What could I do for the opening to my 30 Days Wild? With it being a long day at work, I decided to participate in Friends of the Earth’s, Great British Bee Count. The count runs from 19th May to 30th June and helps gather data on how healthy (or not) the British Bee population is.

gbbc-2016-teaser-2.jpg

So once home, and dinner cooked, out I went into our yarden and stood hovering around the plants I know are popular with the bees. I’ve found that bees tend to like blueish coloured flowers. Among these plants are bell flowers, cat mint and chives. In just one small corner I counted five tree bumblebees, in an inner city yarden I find that amazing! There were also sightings of buff tailed bumblebees and I happily saw my first mason bee of the season. The yarden is usually awash with these cute little bees, all knocking each other from the flowers but I’ve noticed numbers seem to be down this year.

Have you participated in the Great British Bee Count? If not, you can download their free and easy to use app here, and start counting. 🙂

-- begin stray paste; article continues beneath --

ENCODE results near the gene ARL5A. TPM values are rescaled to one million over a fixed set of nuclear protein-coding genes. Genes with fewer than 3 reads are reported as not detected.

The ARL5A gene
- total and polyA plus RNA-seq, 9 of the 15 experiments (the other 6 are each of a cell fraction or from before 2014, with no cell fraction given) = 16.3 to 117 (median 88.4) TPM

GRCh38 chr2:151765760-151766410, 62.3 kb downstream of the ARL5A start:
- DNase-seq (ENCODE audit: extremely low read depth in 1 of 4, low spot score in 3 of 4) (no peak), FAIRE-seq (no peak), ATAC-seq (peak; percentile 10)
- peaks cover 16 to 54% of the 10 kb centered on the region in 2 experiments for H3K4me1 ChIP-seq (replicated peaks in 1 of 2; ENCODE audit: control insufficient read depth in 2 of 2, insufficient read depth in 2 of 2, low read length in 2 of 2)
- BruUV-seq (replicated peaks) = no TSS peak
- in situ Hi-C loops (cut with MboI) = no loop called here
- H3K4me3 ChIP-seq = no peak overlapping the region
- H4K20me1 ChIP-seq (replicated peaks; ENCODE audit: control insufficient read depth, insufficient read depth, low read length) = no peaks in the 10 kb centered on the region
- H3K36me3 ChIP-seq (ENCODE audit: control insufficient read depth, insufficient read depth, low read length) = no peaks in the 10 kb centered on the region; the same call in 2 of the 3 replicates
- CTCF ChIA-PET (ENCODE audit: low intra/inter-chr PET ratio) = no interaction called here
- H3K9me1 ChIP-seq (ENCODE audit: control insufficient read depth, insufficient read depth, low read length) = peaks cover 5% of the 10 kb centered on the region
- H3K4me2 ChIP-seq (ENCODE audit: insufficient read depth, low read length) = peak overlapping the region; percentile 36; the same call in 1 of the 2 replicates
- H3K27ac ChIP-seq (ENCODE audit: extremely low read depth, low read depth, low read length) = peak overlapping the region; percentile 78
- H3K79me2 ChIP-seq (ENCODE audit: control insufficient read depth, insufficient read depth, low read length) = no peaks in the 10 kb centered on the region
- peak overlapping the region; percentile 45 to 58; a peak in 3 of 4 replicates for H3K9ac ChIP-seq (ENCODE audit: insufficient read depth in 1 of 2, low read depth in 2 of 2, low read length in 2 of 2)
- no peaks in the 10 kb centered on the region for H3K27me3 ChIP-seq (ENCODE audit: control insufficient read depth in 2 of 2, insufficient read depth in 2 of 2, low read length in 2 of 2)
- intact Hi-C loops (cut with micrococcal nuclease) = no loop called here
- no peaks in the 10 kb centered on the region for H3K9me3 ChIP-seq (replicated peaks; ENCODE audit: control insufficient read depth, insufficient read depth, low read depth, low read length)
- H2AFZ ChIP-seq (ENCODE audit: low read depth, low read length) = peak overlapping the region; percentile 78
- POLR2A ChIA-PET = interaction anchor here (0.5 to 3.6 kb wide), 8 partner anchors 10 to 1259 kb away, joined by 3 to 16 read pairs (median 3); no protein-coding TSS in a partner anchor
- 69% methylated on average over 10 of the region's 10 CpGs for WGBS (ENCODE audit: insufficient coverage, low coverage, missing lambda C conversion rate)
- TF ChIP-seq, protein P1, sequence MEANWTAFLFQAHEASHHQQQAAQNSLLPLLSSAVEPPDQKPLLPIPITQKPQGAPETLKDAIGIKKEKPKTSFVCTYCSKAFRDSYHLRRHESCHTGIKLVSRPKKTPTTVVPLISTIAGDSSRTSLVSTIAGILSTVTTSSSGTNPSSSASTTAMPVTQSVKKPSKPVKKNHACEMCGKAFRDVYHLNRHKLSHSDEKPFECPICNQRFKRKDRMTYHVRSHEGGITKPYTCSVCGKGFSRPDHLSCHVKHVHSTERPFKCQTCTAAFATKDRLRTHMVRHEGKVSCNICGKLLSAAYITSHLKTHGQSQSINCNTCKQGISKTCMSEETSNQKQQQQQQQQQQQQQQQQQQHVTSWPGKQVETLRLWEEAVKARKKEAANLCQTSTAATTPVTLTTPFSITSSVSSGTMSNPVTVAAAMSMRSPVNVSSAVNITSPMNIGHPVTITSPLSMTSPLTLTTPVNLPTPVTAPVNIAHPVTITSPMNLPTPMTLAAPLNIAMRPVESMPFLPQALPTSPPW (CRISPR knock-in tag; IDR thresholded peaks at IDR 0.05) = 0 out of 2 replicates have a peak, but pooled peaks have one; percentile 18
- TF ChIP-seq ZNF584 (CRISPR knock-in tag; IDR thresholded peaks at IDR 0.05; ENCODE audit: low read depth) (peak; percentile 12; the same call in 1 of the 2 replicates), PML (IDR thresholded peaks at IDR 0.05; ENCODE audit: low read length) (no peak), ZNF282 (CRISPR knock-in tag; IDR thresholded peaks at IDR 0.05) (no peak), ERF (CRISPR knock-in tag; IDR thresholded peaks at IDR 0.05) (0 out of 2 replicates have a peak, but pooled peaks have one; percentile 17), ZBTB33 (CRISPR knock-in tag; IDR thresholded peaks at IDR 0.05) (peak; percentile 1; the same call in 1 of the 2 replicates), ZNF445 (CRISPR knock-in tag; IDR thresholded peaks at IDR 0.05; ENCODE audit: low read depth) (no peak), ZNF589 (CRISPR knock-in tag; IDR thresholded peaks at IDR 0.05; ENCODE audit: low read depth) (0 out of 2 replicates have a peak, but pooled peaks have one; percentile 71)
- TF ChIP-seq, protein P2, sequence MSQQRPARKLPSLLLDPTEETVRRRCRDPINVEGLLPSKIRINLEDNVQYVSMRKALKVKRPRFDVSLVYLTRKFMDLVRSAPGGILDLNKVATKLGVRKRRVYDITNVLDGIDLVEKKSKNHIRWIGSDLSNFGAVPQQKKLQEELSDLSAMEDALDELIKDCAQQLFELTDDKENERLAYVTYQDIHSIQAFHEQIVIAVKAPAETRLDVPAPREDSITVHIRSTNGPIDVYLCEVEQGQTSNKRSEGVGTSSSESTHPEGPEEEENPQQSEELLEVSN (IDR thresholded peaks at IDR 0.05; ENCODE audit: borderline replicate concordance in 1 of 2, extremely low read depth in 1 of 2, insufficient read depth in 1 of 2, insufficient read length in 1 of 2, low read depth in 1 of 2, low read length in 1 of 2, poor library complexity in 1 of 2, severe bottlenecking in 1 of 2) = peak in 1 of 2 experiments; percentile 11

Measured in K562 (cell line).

Day Two: Friday.

The Wildlife Trust’s encourages Random Act of Wildness. These Random Acts, be it for a few minutes or hours, are designed to add a little bit of nature to our otherwise busy lives. You can find their free downloadable app with 101 inspiring suggestions here. One such Random Act is find a creepy crawly. So after work I looked among the plants and undergrowth of our yarden, actively seeking creepy crawlies. I found two to photograph. One was a seven spot ladybird and the other a scarlet lily beetle. One is deemed a goody by gardeners and the other a baddie! I’ve Googled some interesting facts about both.

Seven Spotted Ladybird:

  • The most common ladybird seen in Europe.
  • Has a lifespan of a year.
  • Can eat up to 5.000 aphids during their life.